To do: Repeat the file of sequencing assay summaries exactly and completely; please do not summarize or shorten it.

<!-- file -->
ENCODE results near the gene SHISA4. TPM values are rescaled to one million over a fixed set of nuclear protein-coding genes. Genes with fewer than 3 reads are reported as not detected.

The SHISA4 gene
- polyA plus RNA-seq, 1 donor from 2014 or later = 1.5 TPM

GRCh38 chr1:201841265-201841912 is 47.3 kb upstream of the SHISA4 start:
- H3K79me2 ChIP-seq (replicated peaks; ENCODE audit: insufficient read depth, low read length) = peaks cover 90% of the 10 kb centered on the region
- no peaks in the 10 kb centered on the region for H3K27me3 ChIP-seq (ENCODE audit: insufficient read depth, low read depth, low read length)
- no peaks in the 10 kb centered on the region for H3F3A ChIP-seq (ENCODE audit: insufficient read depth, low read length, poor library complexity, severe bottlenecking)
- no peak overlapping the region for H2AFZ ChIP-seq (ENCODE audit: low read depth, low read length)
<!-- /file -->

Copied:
ENCODE results near the gene SHISA4. TPM values are rescaled to one million over a fixed set of nuclear protein-coding genes. Genes with fewer than 3 reads are reported as not detected.

The SHISA4 gene
- polyA plus RNA-seq, 1 donor from 2014 or later = 1.5 TPM

GRCh38 chr1:201841265-201841912 is 47.3 kb upstream of the SHISA4 start:
- H3K79me2 ChIP-seq (replicated peaks; ENCODE audit: insufficient read depth, low read length) = peaks cover 90% of the 10 kb centered on the region
- no peaks in the 10 kb centered on the region for H3K27me3 ChIP-seq (ENCODE audit: insufficient read depth, low read depth, low read length)
- no peaks in the 10 kb centered on the region for H3F3A ChIP-seq (ENCODE audit: insufficient read depth, low read length, poor library complexity, severe bottlenecking)
- no peak overlapping the region for H2AFZ ChIP-seq (ENCODE audit: low read depth, low read length)